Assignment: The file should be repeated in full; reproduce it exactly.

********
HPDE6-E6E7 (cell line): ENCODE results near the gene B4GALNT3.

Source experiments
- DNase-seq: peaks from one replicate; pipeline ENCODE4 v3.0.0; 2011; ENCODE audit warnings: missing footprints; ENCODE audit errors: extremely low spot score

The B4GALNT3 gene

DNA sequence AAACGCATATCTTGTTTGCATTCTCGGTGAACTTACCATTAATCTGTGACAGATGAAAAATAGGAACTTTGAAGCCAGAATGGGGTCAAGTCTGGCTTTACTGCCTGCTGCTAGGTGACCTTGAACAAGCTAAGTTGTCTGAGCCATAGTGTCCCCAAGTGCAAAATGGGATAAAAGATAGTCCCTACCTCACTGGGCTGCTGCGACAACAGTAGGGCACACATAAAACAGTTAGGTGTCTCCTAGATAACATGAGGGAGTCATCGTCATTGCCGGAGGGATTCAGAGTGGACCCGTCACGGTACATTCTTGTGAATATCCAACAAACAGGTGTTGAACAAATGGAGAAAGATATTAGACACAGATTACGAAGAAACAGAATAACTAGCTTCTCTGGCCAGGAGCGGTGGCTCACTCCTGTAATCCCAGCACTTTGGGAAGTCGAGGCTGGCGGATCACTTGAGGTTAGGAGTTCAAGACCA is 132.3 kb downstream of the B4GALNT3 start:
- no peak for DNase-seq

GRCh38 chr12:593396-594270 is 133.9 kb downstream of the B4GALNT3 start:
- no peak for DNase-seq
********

HPDE6-E6E7 (cell line): ENCODE results near the gene B4GALNT3.

Source experiments
- DNase-seq: peaks from one replicate; pipeline ENCODE4 v3.0.0; 2011; ENCODE audit warnings: missing footprints; ENCODE audit errors: extremely low spot score

The B4GALNT3 gene

DNA sequence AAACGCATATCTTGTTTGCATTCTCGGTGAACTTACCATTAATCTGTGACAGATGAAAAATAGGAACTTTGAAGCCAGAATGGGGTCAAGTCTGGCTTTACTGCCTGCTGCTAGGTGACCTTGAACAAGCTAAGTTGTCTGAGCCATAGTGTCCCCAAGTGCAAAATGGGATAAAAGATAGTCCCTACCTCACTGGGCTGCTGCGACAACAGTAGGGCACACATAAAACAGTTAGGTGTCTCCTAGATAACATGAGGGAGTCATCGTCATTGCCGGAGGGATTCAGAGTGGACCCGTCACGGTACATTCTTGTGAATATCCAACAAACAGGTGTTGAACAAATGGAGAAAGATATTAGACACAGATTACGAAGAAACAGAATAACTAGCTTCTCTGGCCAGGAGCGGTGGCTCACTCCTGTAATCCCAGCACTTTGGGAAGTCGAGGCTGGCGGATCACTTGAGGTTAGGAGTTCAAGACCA is 132.3 kb downstream of the B4GALNT3 start:
- no peak for DNase-seq

GRCh38 chr12:593396-594270 is 133.9 kb downstream of the B4GALNT3 start:
- no peak for DNase-seq